Related topics: cells · protein · brain · molecules · nerve cells

Researchers discover how we perceive bitter taste

Humans can sense five different tastes: sour, sweet, umami, bitter, and salty, using specialized sensors on our tongues called taste receptors. Other than allowing us to enjoy delicious foods, the sensation of taste allows ...

How insects tell different sugars apart

Whereas humans have one receptor on their tongues that can detect all sorts of sweet things, from real sugar to artificial sweeteners like aspartame, insects have many receptors that each detect specific types of sugars. ...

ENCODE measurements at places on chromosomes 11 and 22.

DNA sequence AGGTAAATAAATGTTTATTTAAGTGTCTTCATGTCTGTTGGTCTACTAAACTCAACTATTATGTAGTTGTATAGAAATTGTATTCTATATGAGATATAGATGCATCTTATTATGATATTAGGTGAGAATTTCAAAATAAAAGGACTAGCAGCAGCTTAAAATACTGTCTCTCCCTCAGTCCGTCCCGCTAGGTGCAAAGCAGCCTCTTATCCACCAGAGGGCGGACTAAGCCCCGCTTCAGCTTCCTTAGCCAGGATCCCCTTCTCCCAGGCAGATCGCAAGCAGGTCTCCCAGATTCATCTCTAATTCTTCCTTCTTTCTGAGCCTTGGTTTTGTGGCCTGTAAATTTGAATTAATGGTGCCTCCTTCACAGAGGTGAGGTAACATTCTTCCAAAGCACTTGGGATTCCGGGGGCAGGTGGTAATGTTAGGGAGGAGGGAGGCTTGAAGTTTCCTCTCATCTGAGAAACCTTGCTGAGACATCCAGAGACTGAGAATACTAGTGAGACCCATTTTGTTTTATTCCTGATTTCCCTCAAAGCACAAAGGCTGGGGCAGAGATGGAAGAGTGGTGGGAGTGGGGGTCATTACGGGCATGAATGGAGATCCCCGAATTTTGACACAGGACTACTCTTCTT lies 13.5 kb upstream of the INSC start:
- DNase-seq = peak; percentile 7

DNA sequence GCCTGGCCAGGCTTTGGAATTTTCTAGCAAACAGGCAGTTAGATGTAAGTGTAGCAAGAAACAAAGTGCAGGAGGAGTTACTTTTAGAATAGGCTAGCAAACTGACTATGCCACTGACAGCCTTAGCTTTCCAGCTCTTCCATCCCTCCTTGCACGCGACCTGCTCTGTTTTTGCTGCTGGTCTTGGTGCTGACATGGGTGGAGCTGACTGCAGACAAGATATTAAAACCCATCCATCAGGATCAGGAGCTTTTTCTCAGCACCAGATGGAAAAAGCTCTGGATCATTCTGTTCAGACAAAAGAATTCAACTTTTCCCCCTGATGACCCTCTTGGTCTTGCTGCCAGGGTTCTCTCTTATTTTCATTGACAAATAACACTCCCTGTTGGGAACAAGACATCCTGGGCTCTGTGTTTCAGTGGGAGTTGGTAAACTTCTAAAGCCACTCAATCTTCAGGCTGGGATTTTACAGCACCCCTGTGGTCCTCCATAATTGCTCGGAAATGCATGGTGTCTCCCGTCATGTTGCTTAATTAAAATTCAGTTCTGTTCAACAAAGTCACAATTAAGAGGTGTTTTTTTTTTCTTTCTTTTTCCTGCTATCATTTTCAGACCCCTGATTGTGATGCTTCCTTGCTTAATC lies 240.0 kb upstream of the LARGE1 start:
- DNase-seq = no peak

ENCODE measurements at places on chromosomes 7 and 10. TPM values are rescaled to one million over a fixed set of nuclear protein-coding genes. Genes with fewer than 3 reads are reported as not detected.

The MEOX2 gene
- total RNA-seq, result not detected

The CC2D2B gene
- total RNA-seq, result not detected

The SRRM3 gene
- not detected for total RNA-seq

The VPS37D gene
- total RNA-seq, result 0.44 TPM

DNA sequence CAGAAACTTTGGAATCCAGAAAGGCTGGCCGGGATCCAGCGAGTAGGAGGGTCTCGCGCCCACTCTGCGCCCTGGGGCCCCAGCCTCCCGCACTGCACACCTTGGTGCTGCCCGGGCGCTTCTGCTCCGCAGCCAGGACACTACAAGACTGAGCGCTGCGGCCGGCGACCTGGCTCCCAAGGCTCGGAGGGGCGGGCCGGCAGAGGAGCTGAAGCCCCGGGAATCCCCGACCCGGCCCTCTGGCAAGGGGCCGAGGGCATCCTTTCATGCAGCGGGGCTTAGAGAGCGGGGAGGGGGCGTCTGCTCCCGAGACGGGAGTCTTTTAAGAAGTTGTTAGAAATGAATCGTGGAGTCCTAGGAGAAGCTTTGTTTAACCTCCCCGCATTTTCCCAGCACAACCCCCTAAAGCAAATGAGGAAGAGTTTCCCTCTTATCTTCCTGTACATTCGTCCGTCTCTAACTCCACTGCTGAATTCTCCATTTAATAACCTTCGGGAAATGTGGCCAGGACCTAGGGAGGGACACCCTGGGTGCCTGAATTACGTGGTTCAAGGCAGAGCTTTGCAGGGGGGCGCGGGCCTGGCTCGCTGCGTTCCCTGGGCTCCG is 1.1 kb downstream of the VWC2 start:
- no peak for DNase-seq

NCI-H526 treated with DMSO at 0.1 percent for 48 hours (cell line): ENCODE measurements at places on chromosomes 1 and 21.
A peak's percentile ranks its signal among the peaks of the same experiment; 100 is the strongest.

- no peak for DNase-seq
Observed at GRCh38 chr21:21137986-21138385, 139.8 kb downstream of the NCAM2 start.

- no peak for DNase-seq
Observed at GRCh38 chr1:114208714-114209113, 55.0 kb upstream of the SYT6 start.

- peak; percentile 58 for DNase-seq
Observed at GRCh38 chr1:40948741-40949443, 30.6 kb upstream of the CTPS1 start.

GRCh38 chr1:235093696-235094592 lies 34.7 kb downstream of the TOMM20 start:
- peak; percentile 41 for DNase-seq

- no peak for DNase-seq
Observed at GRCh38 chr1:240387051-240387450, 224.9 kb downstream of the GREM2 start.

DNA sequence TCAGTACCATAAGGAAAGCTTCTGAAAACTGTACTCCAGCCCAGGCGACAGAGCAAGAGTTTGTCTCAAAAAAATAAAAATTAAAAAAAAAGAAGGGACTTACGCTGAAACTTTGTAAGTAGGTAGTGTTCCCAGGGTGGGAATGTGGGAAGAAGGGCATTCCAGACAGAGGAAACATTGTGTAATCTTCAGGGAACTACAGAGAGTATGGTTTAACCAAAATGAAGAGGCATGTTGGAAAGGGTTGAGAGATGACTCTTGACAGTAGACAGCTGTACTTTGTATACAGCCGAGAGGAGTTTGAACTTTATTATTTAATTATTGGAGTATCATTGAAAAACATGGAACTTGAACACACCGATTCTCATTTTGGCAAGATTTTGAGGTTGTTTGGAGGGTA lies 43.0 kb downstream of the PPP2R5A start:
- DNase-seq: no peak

Research team designs small-scale 'chemical nose'

A living organism's nose is essentially a biological molecule detector that sends neurological signals to the brain, which then decodes a particular scent. Human noses, with six million olfactory receptors, can distinguish ...

page 1 from 40

Receptor (biochemistry)

In biochemistry, a receptor is a protein molecule, embedded in either the plasma membrane or cytoplasm of a cell, to which a mobile signaling (or "signal") molecule may attach. A molecule which binds to a receptor is called a "ligand," and may be a peptide (such as a neurotransmitter), a hormone, a pharmaceutical drug, or a toxin, and when such binding occurs, the receptor undergoes a conformational change which ordinarily initiates a cellular response. However, some ligands merely block receptors without inducing any response (e.g. antagonists). Ligand-induced changes in receptors result in physiological changes which constitute the biological activity of the ligands.

This text uses material from Wikipedia, licensed under CC BY-SA